Monsoon Updates

Various terms related to Indian Monsoon

Note4Students

From UPSC perspective, the following things are important :

Prelims level : Indian monsoon

Mains level : Economic dependency on Monsoon

The monsoon is likely to begin withdrawing from the mainland from October 6, said the India Meteorological Department (IMD).

Let us learn all terminologies related to Monsoon.

What is Monsoon?

  • Indian monsoon, the most prominent of the world’s monsoon systems, which primarily affects India and its surrounding water bodies.
  • It blows from the northeast during cooler months and reverses direction to blow from the southwest during the warmest months of the year.

Onset of Monsoon

  • This process brings large amounts of rainfall to the region during June and July.
  • As the high-sun season (that is, the Northern Hemisphere summer) moves northward during April, India becomes particularly prone to rapid heating because the highlands to the north protect it from any incursions of cold air.
  • There are three distinct areas of relative upper tropospheric warmth—namely, (1) above the southern Bay of Bengal, (2) above the Plateau of Tibet, and (3) across the trunks of the various peninsulas that are relatively dry during this time.
  • These three areas combine to form a vast heat-source region.
  • In contrast, a heat sink appears over the southern Indian Ocean as the relatively cloud-free air cools by emitting long-wavelength radiation.
  • Monsoon winds at the surface blow from heat sink to heat source.

Peak period

  • The position of the easterly jet controls the location of monsoonal rains, which occur ahead and to the left of the strongest winds and also behind them and to the right.
  • The surface flow, however, is a strong, south-westerly, humid, and unstable wind that brings humidifies of more than 80 percent and heavy squally showers that are the “burst” of the monsoon.
  • The overall pattern of the advance follows a frontal alignment, but local episodes may differ considerably.

Key areas

  • Most spectacular clouds and rain occur against the Western Ghats in India, where the early monsoonal airstream piles up against the steep slopes, then recedes, and piles up again to a greater height.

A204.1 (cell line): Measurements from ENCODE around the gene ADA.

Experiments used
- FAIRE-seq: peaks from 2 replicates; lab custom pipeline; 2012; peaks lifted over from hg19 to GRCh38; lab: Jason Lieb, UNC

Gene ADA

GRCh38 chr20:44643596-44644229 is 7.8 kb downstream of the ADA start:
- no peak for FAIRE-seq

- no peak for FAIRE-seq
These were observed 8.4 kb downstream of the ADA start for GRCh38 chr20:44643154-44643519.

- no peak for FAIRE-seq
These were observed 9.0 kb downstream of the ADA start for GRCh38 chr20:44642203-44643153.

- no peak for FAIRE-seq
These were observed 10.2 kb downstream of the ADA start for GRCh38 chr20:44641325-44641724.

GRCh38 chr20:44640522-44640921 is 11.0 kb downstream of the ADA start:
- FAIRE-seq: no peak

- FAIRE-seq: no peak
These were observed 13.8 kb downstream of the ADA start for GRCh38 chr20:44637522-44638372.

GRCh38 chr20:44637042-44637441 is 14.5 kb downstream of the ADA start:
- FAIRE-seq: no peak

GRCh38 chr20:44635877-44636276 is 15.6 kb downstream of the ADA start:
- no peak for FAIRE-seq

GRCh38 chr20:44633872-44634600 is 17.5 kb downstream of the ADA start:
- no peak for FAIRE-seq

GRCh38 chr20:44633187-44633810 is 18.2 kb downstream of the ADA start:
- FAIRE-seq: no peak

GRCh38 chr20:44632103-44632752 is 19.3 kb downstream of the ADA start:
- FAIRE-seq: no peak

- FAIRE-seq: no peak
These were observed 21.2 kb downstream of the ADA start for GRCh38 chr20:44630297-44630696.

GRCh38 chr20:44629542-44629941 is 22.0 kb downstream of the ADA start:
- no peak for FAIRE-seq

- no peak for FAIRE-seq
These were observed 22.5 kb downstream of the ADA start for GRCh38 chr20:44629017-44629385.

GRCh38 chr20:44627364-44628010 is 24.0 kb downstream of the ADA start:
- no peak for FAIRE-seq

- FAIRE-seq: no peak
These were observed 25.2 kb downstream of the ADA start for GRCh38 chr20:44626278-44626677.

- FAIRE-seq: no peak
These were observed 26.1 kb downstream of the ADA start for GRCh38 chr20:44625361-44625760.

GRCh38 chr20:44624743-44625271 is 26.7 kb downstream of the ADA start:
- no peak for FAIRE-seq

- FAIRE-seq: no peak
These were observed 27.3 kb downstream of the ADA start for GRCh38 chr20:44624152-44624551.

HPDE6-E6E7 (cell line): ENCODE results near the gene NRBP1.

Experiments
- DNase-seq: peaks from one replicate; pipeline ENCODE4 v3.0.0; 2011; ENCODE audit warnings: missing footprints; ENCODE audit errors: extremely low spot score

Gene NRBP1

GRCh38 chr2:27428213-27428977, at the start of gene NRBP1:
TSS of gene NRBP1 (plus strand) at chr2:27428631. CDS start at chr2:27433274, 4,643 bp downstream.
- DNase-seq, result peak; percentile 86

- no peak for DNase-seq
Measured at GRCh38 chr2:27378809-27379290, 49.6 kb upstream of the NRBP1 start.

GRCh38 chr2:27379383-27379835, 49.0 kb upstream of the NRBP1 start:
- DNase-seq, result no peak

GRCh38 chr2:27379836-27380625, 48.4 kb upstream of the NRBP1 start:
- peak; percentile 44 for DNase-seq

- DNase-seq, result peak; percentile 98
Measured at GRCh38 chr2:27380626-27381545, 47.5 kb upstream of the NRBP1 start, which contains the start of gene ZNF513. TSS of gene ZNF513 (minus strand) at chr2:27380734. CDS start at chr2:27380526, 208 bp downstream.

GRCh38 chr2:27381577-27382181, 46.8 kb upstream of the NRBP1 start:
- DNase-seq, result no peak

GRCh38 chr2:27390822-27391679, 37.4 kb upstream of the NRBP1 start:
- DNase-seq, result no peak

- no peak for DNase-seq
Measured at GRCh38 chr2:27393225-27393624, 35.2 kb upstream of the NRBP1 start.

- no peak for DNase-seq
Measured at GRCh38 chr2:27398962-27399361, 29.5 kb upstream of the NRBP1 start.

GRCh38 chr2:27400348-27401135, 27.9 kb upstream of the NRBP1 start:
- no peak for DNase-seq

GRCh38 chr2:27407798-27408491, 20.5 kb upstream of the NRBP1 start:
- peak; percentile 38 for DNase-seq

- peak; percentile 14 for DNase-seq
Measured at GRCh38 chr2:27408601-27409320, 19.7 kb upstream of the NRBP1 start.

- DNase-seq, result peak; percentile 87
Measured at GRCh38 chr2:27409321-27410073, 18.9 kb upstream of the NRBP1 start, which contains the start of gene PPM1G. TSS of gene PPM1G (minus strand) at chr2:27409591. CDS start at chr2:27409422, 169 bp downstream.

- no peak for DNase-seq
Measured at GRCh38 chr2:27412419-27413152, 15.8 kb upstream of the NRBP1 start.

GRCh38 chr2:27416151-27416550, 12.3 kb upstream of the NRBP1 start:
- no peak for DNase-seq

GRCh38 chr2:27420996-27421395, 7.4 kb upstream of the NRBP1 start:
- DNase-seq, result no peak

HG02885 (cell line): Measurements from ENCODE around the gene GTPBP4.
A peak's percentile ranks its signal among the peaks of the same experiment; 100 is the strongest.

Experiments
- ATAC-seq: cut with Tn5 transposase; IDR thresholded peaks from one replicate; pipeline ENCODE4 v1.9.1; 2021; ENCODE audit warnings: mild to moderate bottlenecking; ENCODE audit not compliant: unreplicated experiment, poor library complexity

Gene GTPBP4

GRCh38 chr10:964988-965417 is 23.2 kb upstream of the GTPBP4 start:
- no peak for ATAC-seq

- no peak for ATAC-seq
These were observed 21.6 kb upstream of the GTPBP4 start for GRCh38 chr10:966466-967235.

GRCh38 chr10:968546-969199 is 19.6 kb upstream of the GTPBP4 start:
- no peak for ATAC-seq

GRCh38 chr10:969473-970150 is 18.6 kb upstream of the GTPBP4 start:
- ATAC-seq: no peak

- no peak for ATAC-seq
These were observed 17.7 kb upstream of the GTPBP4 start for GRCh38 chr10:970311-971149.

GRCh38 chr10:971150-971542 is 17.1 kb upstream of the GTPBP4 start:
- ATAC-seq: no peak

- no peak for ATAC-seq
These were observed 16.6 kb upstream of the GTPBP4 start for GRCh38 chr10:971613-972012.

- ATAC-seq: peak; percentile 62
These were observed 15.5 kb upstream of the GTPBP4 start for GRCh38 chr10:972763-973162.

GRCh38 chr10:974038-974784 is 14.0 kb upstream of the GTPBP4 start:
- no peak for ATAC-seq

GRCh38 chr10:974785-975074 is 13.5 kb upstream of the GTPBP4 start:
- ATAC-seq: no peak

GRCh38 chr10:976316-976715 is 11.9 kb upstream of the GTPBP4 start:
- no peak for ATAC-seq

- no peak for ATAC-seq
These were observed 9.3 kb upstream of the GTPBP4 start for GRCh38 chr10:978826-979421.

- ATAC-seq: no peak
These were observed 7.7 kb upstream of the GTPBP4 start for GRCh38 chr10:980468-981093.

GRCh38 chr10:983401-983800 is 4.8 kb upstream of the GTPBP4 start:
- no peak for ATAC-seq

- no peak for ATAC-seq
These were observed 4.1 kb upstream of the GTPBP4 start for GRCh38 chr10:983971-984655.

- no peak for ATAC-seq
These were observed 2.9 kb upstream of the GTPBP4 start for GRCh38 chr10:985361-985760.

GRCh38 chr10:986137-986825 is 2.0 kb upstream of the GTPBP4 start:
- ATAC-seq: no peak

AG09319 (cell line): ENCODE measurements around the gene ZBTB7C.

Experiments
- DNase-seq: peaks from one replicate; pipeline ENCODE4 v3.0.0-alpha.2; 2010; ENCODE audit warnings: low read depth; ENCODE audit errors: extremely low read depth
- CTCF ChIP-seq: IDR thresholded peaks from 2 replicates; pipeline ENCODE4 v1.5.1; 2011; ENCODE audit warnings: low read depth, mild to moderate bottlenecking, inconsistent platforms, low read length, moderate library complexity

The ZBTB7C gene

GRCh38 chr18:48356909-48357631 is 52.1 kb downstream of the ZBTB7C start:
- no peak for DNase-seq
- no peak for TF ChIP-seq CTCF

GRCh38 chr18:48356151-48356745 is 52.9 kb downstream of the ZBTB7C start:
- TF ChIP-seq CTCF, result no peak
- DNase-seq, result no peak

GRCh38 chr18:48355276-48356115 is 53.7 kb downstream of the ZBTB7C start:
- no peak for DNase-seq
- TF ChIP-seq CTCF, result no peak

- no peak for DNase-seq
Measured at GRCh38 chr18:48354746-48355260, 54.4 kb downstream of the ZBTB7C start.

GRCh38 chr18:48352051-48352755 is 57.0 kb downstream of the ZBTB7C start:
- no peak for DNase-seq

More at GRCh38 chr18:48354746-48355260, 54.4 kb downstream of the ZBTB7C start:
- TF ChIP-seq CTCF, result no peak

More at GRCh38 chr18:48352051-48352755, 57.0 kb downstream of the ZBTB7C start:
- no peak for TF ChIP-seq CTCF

• Each time it pushes thicker clouds upward until wind and clouds roll over the barrier and, after a few brief spells of absorption by the dry inland air, cascade toward the interior.
  • Various factors, especially topography, combine to make up a complex regional pattern.

Break in Monsoon

  • During the south-west monsoon period after having rains for a few days, if rain fails to occur for one or more weeks, it is known as break in the monsoon.
  • These dry spells are quite common during the rainy season.
  • In northern India rains are likely to fail if the rain-bearing storms are not very frequent along the monsoon trough or the ITCZ over this region.
  • Over the west coast the dry spells are associated with days when winds blow parallel to the coast.

Withdrawal of Monsoon

  • By August the intensity and duration of sunshine have decreased, temperatures begin to fall, and the surge of south-westerly air diminishes spasmodically almost to a standstill in the northwest.
  • In September, dry, cool, northerly air begins to circle the west side of the highlands and spread over north-western India.
  • The easterly jet weakens, and the upper tropospheric easterlies move much farther south.
  • Because the moist southwesterlies at lower levels are much weaker and variable, they are soon pushed back.
  • The rainfall becomes extremely variable over most of the region, but showers are still frequent in the south-eastern areas and over the Bay of Bengal.
  • By early October, variable winds are very frequent everywhere.

Winter rains

  • At the end of the month, the entire Indian region is covered by northerly air and the winter monsoon takes shape.
  • The surface flow is deflected by the Coriolis force and becomes a north-easterly flow.
  • Tropical depressions and cyclones are important contributing factors.
  • Most of India thus begins a sunny, dry, and dusty season.
  • Conversely, the western slopes of the Karakoram Range and Himalayas are then reached by the midlatitude frontal depressions that come from the Atlantic and the Mediterranean.
  • The winter rains they receive, moderate as they are, place them clearly outside the monsoonal realm.

 

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